As the number of coronavirus infections and deaths continues to climb in Arizona, I leave at sunrise for my early morning walks to avoid contact with others. I’ve discovered it’s the best time of the day.
The Palo Verde Weeps
The coolness of the early dawn wraps around me like a shroud of mist, palpable but unseen. Perched high above, two mourning doves murmur a soulful greeting. The sun crowns the Palo Verde trees like a nimbus surrounding the mother goddess in celebration of another day.
light reveals the morn with the first heat of summer saffron blossoms fall
My mission is to visit this place undisturbed, for I seek no human contact, only the companionship of the desert spirits who live nearby. The shady path follows beneath a tree framed in brilliant light, its branches humming with bees dressed in pollen while the golden blossoms fall to the earth like rain.
the Palo Verde weeps
For this is the meaning of all life, the feel of the land beneath, and the tears from the trees above. Let this moment witness my sorrow and joy, grief and gratitude, for I am still alive. May the spirits of the land and sky bless us and those taken away too soon.
To get back into the swing of writing, I’ve combined my weekly #PhotoPrompt poetry challenge and the Carrot Ranch prompt into one piece.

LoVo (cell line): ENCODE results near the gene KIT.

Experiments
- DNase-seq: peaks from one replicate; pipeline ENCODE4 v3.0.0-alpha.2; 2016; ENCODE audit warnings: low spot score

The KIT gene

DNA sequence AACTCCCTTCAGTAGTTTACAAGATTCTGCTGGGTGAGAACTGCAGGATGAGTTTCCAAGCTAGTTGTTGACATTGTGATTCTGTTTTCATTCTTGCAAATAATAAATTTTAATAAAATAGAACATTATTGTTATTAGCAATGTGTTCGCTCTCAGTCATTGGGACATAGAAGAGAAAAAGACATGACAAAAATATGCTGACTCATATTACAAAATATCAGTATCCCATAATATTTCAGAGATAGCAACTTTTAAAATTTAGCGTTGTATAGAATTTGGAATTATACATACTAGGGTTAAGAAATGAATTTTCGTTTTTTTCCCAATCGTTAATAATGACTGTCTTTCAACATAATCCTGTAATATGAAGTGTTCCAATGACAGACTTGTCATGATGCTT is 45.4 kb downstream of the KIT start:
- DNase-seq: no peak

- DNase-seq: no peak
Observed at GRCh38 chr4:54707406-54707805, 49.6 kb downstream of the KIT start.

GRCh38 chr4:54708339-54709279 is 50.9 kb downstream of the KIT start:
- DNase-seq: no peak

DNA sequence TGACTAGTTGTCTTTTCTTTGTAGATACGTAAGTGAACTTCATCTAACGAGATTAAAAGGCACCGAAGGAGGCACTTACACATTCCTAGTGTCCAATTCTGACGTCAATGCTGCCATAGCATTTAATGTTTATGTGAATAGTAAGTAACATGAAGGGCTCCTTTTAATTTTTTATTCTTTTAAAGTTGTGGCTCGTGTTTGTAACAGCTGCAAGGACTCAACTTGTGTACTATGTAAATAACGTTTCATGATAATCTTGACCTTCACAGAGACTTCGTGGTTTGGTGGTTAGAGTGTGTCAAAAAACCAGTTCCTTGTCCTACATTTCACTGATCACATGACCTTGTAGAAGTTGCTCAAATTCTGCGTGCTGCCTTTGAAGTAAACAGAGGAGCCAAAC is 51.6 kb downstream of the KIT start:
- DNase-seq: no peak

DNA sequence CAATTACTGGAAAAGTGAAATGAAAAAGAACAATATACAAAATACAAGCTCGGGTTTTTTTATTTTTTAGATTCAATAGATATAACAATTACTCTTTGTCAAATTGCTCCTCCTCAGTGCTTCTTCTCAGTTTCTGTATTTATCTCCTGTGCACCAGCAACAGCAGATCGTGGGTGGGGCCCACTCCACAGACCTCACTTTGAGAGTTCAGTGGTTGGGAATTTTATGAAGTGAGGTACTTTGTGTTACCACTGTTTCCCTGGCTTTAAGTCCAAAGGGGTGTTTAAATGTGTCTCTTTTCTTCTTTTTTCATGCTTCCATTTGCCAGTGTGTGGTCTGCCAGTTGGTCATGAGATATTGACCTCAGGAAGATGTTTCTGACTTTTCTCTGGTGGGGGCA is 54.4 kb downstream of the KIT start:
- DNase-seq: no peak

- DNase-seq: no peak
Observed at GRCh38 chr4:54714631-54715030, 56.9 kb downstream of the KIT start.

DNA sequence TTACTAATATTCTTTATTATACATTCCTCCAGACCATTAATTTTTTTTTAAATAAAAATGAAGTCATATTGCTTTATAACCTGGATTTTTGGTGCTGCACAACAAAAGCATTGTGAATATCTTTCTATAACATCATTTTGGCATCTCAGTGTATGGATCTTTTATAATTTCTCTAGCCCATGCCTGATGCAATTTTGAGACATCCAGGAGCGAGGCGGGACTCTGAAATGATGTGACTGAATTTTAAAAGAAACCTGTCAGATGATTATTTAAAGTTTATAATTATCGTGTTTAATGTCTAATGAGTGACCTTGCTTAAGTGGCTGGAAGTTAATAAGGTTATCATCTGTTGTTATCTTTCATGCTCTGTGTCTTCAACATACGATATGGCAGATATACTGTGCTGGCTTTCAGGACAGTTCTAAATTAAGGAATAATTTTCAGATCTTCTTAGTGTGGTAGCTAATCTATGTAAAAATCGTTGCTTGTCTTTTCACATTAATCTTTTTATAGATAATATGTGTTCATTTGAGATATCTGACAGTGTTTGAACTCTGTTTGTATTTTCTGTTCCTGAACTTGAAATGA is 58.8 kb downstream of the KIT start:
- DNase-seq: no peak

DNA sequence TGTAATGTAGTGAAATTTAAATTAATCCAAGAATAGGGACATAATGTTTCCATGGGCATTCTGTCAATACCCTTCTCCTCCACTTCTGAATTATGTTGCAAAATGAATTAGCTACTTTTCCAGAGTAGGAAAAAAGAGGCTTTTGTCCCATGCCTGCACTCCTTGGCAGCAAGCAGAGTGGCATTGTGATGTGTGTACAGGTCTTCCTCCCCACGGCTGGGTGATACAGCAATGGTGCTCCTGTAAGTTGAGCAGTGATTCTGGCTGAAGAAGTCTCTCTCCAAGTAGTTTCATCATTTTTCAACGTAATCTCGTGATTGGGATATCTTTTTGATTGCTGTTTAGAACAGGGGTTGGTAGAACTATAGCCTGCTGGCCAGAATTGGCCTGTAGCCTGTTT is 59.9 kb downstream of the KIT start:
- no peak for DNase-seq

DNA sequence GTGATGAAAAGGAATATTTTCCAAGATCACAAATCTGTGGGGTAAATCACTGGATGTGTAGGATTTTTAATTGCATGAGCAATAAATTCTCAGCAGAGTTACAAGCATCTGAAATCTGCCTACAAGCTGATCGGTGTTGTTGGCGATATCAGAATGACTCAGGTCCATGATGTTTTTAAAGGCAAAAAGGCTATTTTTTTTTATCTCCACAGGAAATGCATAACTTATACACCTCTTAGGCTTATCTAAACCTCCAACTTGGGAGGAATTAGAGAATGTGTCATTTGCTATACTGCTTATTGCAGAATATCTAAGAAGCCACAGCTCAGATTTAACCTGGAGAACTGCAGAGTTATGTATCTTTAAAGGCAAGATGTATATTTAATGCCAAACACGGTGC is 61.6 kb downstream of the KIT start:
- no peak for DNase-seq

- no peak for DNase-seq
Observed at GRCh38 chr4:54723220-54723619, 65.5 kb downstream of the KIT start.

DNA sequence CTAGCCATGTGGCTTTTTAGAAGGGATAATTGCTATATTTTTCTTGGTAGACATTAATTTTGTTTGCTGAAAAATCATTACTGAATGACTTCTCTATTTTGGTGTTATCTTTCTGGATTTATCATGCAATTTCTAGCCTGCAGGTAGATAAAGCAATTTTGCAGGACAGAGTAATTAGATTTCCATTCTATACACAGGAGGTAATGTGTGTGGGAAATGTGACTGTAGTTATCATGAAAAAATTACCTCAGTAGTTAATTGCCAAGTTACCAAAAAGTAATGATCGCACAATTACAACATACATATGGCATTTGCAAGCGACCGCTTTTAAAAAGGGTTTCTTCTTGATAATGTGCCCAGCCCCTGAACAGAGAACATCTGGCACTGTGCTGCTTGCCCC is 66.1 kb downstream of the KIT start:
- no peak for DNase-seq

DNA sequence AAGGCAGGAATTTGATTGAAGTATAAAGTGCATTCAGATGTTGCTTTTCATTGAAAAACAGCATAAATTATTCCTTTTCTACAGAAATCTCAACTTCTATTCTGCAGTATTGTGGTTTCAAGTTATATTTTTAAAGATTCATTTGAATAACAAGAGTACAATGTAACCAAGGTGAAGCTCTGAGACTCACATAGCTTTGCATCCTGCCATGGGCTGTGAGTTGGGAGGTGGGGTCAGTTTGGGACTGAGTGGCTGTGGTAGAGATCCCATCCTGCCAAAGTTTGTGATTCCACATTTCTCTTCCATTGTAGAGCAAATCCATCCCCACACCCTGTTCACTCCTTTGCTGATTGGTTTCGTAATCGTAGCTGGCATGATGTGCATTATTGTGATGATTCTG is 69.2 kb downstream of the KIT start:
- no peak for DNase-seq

The April 23, 2020, Carrot Ranch prompt: In 99 words (no more, no less), write a story about distance dating. It can be any genre, era, or setting. Who is dating, and why the distance? How do the characters overcome, accept, or break up because of the distance? Go where the prompt leads! Respond by April 28, 2020.
I have no tears left to shed. Yesterday, Pa and I’d buried Jeremy at the edge of the cemetery where the tallest trees grew.
After a month in country, an enemy bullet had found its mark. Now, all that remained of our love was the box of letters he’d written to me from Iraq.
Darkness hovers. Thunder growls, a storm ready to erupt. Yet, a feeling of warmth comforts me. I know he is near. Deep within, the first faint flutter of life stirs—Jeremy’s baby, a life reborn.
the sun plays hide and seek between the storm clouds
For the word, perception, I used the word, “approach.” For the word, influence, I used the word, “change.”
Beneath a sapphire sky, our Jeep cruised along the road toward home. The desert shimmered in the heat and ribbons of light danced above the asphalt reflecting a myriad of rainbow tints. The air conditioner blasted away, struggling to erase the heat of the day.
“Look,” said my husband, pointing to the left side of the road. He slowed the vehicle and we gawped, mesmerized by a bit of beige colored fur scurrying across the road.
“A coyote,” I stammered. “I’ve never seen one in their natural setting.”
Upon reaching the other side of the road, the coyote, as if hearing the awe in my voice, paused and looked over his shoulder. Our eyes met, and a feeling of mutual understanding passed between us. My new friend pulled back his lips in a tight grin.
Approach a balance- between wisdom and pleasure. You must change your ways!
Coyote spoke with the foresight of a spirit animal. But what about Crow? Certainly, I could have two animal totems, I reasoned. Suddenly, it all began to make sense. Crow had brought me wisdom and now, Coyote had given me the strength to change.